A Baltimore man who was determined by DNA Diagnostics Center to be the father of a one-year-old girl based on its at-home DNA testing kit and later learned by repeat DNA testing that he was not the father has filed a lawsuit against the company, seeking $75,000 in compensatory damages for his costs of providing financial support for the child and the child’s mother as well as the emotional trauma he suffered when the bond he had developed with the child was broken after the truth was learned.
The lawsuit that was filed on December 11, 2019 in the Circuit Court for Baltimore City also seeks punitive damages against the company.
The Alleged Facts
After the child was born on April 6, 2018, and the mother told him that he was the father, the plaintiff purchased an at-home DNA paternity test manufactured by DNA Diagnostics Center from a local drug store on May 3, 2019. The plaintiff sent in check swabs from himself and the child, and three days later was advised that the probability that he was the child’s father was 99.9999999995%, according to his lawsuit.
A friend of the mother allegedly told the plaintiff three months later that another man was the child’s father. The plaintiff purchased another at-home DNA paternity test manufactured by DNA Diagnostics Center. The results from that test reportedly established zero probability that the plaintiff was the child’s father. The result of the second DNA paternity test was later confirmed by a paternity test taken at a local health care facility – he was not the father, according to the man’s lawsuit.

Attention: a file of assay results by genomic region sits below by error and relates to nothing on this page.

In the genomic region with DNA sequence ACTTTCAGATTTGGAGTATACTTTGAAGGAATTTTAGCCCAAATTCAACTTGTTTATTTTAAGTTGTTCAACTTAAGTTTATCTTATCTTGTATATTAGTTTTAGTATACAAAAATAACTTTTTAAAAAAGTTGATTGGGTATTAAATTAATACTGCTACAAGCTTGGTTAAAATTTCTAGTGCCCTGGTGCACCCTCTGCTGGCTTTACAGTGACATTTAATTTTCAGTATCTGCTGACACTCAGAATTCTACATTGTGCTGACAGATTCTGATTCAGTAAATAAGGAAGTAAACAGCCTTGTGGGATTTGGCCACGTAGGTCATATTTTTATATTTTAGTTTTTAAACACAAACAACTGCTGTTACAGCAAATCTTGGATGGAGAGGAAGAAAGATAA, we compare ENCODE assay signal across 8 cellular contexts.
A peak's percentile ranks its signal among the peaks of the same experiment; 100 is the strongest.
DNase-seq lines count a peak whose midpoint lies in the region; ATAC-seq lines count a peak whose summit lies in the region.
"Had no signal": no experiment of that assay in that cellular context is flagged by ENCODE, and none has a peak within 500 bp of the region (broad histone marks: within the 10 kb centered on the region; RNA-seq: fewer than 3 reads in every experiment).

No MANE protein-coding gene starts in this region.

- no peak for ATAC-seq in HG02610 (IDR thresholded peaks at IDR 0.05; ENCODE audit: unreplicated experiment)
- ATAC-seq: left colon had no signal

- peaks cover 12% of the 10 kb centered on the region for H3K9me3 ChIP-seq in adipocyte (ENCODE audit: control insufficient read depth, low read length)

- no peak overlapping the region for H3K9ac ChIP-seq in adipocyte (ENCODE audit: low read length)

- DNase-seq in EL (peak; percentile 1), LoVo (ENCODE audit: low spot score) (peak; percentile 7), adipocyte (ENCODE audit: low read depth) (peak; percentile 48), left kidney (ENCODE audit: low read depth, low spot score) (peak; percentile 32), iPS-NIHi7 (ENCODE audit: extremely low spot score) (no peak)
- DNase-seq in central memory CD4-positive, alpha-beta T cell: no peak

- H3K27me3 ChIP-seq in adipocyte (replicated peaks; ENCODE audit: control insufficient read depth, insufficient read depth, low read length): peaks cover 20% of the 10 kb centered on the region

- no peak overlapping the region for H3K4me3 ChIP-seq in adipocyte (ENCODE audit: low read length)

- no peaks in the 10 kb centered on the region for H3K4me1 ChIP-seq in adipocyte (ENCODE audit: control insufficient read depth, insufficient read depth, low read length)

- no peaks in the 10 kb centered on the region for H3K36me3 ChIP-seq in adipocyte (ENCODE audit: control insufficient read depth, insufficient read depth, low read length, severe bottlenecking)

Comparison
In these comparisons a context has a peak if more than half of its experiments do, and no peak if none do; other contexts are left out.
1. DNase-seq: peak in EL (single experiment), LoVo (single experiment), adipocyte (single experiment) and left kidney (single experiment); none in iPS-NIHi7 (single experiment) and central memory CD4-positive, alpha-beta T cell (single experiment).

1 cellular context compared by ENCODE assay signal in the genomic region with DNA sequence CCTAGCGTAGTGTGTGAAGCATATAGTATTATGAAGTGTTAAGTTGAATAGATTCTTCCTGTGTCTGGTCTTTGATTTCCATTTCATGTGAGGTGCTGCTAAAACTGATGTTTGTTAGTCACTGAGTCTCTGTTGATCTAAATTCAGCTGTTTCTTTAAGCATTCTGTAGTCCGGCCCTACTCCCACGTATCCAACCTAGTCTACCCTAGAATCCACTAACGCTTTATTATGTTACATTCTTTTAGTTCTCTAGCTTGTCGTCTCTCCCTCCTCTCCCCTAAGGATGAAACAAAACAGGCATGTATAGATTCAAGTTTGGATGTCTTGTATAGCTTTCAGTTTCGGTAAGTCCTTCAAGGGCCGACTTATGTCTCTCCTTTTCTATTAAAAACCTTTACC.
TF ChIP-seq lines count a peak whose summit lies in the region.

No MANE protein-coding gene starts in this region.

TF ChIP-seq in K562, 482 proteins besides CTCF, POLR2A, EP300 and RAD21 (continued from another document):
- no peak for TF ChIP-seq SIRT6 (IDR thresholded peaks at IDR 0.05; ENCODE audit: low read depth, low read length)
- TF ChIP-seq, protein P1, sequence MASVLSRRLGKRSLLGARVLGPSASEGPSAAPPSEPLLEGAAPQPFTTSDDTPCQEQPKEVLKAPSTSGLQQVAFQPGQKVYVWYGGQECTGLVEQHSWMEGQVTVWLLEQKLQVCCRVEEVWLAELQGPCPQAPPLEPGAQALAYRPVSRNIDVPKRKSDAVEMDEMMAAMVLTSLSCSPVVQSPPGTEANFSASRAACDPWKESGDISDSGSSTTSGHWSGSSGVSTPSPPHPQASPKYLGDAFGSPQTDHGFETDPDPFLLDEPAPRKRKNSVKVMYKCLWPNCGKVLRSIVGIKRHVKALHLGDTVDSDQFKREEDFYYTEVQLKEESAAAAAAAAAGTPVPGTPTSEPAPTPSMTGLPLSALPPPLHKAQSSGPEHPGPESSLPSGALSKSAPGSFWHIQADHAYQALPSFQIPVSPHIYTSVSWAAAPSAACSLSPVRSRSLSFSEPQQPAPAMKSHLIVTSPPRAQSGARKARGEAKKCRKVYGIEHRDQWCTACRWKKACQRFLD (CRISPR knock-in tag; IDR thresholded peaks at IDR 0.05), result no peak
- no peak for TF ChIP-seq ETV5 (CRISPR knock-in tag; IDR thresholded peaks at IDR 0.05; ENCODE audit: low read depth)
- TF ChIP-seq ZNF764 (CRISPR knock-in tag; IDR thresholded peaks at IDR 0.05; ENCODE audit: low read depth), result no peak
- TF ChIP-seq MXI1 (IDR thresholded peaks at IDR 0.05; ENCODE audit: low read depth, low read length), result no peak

The plaintiff’s attorney stated with regard to the false paternity test result: “He’s filled with sorrow about it, and it took a long time to tell his family that he wasn’t the father, because his family bonded with the child too. When a family goes all in and bonded to the child like he did and finds this out, it’s devastating.”
DNA Diagnostics Center reportedly claims to analyze almost one million DNA samples each year and that is the “trusted laboratory” for government agencies and legal professionals, and is used to settle paternity disputes on television shows such as “Maury,” “Dr. Phil,” and “Paternity Court.” The plaintiff’s lawsuit claims that DNA Diagnostics Center claims on its website that its paternity testing is “100% accurate.”
DNA Diagnostics Center states on its website: “If you need paternity answers fast, but don’t need results for legal reasons like child support or custody, you can order an at-home DNA paternity test kit from DDC … We run your test twice to guarantee accurate results. No other DNA testing laboratory takes this extra step for every paternity test.”
If you or a family member may be the victim of a false paternity test result in the United States, you should promptly find a false paternity test result attorney in your state who may investigate your false paternity test result claim for you and represent you or your family member in a false paternity test result case, if appropriate.
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